SDLT: alternative property finance relief and musharaka—FA 2003, s 71A
Produced in partnership with Sarah Squires of Old Square Tax Chambers
SDLT: alternative property finance relief and musharaka—FA 2003, s 71A

The following Tax practice note produced in partnership with Sarah Squires of Old Square Tax Chambers provides comprehensive and up to date legal information covering:

  • SDLT: alternative property finance relief and musharaka—FA 2003, s 71A
  • Why is SDLT relief needed for musharaka over land?
  • SDLT Manual not up-to-date
  • Effect of the SDLT relief under FA 2003, s 71A
  • Relief must be claimed
  • Conditions for relief under FA 2003, s 71A
  • Conditions for relief relating to the APFA
  • Conditions for relief relating to SDLT compliance
  • SDLT consequences of the first transaction
  • Exemption from SDLT charge in limited circumstances
  • More...

A musharaka is a form of Islamic financing that operates as a form of shared ownership arrangement. It can be used as a Shari’a-compliant alternative to acquiring land using a mortgage (see an example below at: SDLT consequences of the first transaction) or as a way of refinancing an existing loan secured over land. For more information on musharaka, see Practice Notes:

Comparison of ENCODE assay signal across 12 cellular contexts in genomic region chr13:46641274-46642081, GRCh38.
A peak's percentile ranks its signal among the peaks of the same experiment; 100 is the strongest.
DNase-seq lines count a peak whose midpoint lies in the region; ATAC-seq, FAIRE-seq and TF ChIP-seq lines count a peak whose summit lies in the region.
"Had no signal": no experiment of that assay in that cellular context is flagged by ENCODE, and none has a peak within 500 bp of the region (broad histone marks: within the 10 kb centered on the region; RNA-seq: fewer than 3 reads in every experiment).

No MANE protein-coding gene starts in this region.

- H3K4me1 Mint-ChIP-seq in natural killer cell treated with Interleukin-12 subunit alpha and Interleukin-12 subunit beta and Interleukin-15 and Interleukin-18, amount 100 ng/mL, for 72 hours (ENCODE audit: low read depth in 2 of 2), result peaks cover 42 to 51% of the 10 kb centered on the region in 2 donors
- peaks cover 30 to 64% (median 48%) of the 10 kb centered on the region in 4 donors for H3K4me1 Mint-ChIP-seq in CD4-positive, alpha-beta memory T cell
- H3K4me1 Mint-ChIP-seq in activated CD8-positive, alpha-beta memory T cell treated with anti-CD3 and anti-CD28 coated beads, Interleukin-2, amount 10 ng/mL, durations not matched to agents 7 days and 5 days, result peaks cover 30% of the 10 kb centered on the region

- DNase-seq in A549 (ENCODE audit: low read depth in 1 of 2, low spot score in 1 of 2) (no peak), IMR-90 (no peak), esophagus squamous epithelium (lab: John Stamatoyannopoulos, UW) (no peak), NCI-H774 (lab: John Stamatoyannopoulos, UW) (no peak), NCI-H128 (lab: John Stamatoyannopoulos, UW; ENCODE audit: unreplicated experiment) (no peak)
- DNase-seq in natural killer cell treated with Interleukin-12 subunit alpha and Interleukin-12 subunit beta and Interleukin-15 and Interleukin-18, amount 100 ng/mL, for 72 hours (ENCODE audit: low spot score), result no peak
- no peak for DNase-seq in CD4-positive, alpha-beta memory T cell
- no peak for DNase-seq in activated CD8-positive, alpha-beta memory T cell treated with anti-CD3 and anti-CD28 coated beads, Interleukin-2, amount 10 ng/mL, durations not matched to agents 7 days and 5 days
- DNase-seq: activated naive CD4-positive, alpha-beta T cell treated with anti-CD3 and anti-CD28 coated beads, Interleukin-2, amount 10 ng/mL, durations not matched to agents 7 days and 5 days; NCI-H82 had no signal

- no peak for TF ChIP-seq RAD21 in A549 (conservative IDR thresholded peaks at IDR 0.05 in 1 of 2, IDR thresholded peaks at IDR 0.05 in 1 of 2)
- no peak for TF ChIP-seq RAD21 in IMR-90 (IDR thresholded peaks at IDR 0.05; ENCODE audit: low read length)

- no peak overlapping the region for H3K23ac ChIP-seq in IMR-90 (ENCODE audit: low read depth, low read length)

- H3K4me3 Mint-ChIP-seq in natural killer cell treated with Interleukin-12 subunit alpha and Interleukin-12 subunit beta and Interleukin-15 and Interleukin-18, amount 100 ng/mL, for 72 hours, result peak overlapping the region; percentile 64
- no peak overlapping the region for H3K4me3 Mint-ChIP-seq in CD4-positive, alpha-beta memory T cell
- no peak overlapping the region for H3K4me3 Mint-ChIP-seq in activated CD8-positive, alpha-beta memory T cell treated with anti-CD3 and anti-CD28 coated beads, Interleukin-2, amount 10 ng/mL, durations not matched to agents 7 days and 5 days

1. Musharaka—tax consequences of diminishing shared ownership arrangements—what is musharaka?

  2. Structure of a musharaka transaction, and

  3. The structure and elements of a musharaka transaction

Where land is situated in England or Northern Ireland, the stamp duty land tax (SDLT) relief that is most relevant to a musharaka is set out in section 71A of the Finance Act 2003 (FA 2003) (land sold to a financial institution and leased to another person).

This Practice Note:

  1. outlines the conditions for relief under FA 2003, s 71A

  2. illustrates the application of this relief by reference to a musharaka structure, and

  3. is written on the assumption that:

    1. the only asset owned under the musharaka is land situated in England or Northern Ireland, and

    2. the eventual owner is not a first-time buyer of residential property—there is a specific relief for this in FA 2003, s 57B and Sch 6ZA

Since 1 April 2015, any land transaction involving an interest in or over land in Scotland has been subject to land and

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